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Clintons Moved Up Fast After White House


This is WEEKEND EDITION from NPR News. Scott Simon is away. I'm Susan Stamberg.

Hillary Clinton released seven years of tax returns yesterday, a move designed to silence one theme of criticism as she battles Barack Obama for the Democratic presidential nomination. The returns contain few new facts about Hillary and Bill Clinton's finances, but the bottom-line numbers show just how far the Clintons have moved up since they left the White House.

NPR's Peter Overby reports.

PETER OVERBY: Hillary Clinton had been under pressure to release the returns. There's a four-decade tradition of disclosure by presidential candidates. So yesterday, her campaign released tax returns covering the years 2000 to 2006, plus estimates for 2007.

The Clintons' gross income for the eight years exceeds $109 million. They moved up fast. In 2000, the last years of Bill Clinton's presidency, their adjusted gross income was barely $357,000. Then in 2001, the year Hillary Clinton became a U.S. senator, she earned $2.6 million as an author. Bill Clinton became an author and paid speaker. His income: $13 million.

Their adjusted gross income has moved in a zigzag line since then. The low point, $8 million in 2003; the peak, $20.4 million in 2007. With wealth comes complexity. Their tax returns went from nine pages for the year 2000 up to 62 pages for 2006.

Bill Clinton has been involved with a group of investment funds known as Yucaipa. He's advised two Yucaipa domestic funds and has been a partner in some overseas funds. Yucaipa's chairman is Ron Burkle, a California investor who became close to the Clintons in the 1990s. Burkle is a top Democratic money man and has done extensive fundraising for both Clintons.

Aside from Yucaipa, Bill Clinton invested in what appeared to be a hedge fund and also in a fund of hedge funds. But the Clintons' biggest source of income is his speeches. They account for nearly half of their gross income for the eight years.

The individual speeches aren't listed in the tax forms, but they are itemized in Hillary Clinton's senate report of personal finances, which are filed every May. In 2006, Bill Clinton typically charged $150,000 per speech, but sometimes he's made much more, as much as $500,000 in a single day.

He's spoken at motivational conferences overseas and at corporate meetings in this country. On occasion, he appeared at Wall Street firms, where executives have given heavily to Hillary Clinton's presidential campaign. Those firms included Citigroup and Lehman Brothers.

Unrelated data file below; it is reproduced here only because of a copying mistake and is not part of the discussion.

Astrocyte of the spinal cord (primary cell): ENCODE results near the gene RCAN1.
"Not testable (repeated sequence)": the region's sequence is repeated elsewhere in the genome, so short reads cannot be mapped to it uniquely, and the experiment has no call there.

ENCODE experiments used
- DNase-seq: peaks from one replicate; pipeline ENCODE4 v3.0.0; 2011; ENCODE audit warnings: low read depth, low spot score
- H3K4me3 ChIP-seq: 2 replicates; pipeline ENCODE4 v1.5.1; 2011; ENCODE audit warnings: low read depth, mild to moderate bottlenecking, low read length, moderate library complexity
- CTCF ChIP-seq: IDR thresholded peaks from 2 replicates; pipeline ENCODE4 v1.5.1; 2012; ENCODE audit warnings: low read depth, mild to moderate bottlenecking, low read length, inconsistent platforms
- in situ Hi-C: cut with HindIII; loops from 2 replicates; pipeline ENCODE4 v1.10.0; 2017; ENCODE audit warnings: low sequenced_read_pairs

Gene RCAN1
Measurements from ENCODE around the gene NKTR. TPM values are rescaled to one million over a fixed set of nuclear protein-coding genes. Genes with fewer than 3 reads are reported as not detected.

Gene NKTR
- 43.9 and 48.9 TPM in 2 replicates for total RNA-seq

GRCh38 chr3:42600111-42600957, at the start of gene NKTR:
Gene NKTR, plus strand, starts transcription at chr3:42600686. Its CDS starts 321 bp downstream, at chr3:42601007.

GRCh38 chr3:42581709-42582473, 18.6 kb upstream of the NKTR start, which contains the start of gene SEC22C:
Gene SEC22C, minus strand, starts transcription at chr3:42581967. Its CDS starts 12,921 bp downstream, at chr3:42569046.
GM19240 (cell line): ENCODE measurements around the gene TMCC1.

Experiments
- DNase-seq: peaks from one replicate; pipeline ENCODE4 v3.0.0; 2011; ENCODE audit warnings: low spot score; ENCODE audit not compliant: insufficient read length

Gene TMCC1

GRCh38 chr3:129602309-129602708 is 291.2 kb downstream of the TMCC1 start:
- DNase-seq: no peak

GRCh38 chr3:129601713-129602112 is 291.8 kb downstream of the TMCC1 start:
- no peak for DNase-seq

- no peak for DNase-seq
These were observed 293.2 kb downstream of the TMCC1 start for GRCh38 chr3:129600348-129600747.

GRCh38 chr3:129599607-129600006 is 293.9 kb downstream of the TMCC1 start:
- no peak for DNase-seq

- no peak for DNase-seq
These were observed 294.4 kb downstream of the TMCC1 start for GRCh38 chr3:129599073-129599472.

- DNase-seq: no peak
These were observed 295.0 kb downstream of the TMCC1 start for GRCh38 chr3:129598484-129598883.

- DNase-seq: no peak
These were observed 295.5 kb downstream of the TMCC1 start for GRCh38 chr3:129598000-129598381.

This is all a far cry from the Clintons' days in Arkansas politics, when they never even owned a home, and it shows that Hillary Clinton lives several rungs up the income ladder from Barack Obama.

His 2006 tax return showed an adjusted gross income of $983,000, yet in the primary so far, it's Clinton who has solid support among working-class Democrats.

Professor BRUCE LAURIE (Labor History, University of Massachusetts, Amherst): It's the most surprisingly aspect of her candidacy to me.

OVERBY: Bruce Laurie is a retired professor of labor history at the University of Massachusetts at Amherst. He says Hillary Clinton fits in a long tradition of wealthy Democrats with a populous message, and he doesn't expect that details of a multi-million-dollar income will cost her votes.

Prof. LAURIE: It will make a difference if Hillary Clinton can be found to have been hypocritical or inconsistent on women's issues, but that doesn't seem likely. The rap against the Clintons insofar as workers are concerned, is their support for NAFTA and international free trade in general, but that doesn't seem to have made a difference in this campaign.

OVERBY: Especially now that Clinton is talking up workers' rights rather than free trade.

Peter Overby, NPR News, Washington. Transcript provided by NPR, Copyright NPR.

NPR transcripts are created on a rush deadline by an NPR contractor. This text may not be in its final form and may be updated or revised in the future. Accuracy and availability may vary. The authoritative record of NPR’s programming is the audio record.

Peter Overby has covered Washington power, money, and influence since a foresighted NPR editor created the beat in 1994.